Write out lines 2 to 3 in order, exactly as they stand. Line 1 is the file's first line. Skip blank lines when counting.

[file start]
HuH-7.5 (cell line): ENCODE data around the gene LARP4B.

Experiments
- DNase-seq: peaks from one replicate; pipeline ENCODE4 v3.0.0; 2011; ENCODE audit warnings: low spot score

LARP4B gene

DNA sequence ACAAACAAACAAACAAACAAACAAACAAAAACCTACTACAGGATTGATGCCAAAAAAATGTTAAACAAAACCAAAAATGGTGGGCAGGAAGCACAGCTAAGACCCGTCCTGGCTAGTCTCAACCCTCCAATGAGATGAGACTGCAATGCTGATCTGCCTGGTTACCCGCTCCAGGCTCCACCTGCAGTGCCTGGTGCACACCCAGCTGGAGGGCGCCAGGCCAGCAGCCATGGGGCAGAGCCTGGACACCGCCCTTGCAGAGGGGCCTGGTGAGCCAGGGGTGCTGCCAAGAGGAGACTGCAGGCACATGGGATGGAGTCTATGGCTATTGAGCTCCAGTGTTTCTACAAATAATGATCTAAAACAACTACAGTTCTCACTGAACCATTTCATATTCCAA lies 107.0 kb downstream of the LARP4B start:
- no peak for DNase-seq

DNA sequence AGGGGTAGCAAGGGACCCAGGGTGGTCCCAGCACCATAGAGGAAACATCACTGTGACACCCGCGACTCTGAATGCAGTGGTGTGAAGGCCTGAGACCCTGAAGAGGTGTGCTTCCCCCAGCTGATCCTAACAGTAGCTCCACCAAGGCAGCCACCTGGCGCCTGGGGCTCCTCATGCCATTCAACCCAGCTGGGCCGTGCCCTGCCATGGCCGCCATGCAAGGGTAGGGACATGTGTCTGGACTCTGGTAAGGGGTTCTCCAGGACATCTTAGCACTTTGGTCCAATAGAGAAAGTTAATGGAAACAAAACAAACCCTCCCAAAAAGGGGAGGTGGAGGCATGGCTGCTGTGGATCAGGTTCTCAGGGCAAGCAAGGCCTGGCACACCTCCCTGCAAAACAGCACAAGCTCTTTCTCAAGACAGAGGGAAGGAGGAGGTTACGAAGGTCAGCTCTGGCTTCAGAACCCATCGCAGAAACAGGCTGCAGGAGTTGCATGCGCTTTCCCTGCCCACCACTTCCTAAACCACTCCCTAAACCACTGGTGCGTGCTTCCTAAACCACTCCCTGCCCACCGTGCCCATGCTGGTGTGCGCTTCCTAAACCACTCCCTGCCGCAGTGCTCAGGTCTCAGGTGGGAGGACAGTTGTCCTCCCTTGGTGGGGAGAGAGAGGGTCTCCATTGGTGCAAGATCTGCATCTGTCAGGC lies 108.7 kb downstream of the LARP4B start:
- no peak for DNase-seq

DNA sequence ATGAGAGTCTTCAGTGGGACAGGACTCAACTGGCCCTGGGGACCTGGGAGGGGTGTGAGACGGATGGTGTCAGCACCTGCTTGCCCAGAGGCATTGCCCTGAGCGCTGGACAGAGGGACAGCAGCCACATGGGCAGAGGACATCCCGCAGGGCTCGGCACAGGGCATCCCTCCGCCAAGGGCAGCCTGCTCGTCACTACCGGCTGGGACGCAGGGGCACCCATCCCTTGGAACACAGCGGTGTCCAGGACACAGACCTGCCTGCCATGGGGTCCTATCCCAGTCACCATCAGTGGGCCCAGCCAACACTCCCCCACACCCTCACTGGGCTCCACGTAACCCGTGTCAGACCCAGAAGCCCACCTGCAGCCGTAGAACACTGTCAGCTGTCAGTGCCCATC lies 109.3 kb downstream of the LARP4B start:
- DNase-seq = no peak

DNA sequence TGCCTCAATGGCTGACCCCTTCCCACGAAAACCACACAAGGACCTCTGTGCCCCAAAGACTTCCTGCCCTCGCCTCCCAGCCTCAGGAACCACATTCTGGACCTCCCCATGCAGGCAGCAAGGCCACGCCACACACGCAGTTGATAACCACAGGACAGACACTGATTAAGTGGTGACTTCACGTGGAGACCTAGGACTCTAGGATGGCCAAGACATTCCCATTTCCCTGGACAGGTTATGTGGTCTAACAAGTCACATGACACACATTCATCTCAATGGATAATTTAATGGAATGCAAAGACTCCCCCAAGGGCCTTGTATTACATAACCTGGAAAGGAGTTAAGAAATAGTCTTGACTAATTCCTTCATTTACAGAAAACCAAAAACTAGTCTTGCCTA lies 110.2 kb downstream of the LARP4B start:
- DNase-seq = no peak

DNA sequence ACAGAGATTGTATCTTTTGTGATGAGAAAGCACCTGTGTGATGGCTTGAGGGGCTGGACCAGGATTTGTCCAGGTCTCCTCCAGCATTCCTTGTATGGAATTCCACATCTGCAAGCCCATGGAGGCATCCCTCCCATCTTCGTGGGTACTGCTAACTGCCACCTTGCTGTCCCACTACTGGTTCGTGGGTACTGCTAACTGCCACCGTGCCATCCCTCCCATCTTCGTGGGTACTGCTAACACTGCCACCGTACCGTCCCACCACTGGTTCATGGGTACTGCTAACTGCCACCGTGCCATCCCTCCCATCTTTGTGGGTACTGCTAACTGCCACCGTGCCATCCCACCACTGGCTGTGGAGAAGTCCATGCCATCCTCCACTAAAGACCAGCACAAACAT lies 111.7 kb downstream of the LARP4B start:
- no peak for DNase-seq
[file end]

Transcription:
Experiments
- DNase-seq: peaks from one replicate; pipeline ENCODE4 v3.0.0; 2011; ENCODE audit warnings: low spot score